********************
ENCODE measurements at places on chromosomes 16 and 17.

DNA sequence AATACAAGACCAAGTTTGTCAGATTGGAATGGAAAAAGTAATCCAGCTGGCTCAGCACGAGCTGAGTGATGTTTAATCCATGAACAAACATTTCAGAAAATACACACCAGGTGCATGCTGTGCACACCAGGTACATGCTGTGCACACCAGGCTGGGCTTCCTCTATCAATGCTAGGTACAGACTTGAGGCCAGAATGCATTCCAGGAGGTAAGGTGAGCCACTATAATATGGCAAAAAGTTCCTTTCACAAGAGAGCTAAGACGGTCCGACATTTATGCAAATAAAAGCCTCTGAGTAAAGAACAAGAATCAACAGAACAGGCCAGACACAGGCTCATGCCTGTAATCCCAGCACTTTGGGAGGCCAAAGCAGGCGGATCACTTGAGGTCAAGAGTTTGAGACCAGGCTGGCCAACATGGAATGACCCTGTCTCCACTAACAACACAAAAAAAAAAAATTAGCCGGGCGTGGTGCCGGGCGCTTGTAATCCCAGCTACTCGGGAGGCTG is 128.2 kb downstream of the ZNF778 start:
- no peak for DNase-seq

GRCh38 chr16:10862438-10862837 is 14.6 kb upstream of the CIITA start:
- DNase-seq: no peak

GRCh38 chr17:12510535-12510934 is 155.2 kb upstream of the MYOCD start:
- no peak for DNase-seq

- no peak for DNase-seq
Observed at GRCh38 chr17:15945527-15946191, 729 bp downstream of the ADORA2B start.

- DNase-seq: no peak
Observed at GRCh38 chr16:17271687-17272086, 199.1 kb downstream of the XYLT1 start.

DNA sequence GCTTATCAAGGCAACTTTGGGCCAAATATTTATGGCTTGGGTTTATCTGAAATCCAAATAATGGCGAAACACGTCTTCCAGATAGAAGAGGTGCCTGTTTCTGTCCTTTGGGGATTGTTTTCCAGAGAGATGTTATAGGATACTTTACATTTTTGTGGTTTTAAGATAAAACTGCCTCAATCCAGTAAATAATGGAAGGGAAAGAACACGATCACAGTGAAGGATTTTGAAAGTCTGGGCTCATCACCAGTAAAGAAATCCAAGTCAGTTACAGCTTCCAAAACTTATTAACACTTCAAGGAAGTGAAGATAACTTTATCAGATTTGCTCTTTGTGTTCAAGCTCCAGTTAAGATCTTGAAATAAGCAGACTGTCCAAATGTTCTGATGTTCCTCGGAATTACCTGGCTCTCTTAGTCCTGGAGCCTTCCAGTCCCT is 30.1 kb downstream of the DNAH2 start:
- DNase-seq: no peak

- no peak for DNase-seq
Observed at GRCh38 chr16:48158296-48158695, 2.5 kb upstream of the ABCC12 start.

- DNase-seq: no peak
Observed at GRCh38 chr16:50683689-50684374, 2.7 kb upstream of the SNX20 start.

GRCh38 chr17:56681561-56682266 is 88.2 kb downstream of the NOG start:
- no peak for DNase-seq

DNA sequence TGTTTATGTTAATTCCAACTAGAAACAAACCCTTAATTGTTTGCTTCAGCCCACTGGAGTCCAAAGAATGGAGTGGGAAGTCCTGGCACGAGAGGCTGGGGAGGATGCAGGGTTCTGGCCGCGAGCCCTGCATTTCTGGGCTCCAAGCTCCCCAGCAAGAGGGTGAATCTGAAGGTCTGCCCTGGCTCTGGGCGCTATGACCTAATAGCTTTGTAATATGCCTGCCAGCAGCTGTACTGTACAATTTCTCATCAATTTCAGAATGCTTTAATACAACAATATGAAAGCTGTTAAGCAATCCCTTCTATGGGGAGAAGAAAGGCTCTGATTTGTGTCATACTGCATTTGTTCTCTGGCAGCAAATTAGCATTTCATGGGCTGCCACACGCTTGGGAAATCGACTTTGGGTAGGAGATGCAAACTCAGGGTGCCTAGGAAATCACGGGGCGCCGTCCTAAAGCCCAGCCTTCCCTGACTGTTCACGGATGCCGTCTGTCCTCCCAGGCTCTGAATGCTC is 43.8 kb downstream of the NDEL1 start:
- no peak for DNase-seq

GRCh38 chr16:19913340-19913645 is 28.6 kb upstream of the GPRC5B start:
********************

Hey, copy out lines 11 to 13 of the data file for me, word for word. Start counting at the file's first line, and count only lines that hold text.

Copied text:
Observed at GRCh38 chr16:17271687-17272086, 199.1 kb downstream of the XYLT1 start.

DNA sequence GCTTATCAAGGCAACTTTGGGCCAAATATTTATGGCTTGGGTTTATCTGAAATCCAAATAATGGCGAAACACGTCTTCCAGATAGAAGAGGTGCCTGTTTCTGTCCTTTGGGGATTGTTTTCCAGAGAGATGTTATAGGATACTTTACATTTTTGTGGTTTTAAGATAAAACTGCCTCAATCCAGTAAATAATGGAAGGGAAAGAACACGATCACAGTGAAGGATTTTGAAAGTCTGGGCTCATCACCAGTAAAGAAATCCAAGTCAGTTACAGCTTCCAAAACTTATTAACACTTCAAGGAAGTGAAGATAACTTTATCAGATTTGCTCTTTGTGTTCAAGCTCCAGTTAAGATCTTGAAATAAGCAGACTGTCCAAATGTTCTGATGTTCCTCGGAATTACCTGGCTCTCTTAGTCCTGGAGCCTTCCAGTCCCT is 30.1 kb downstream of the DNAH2 start:
- DNase-seq: no peak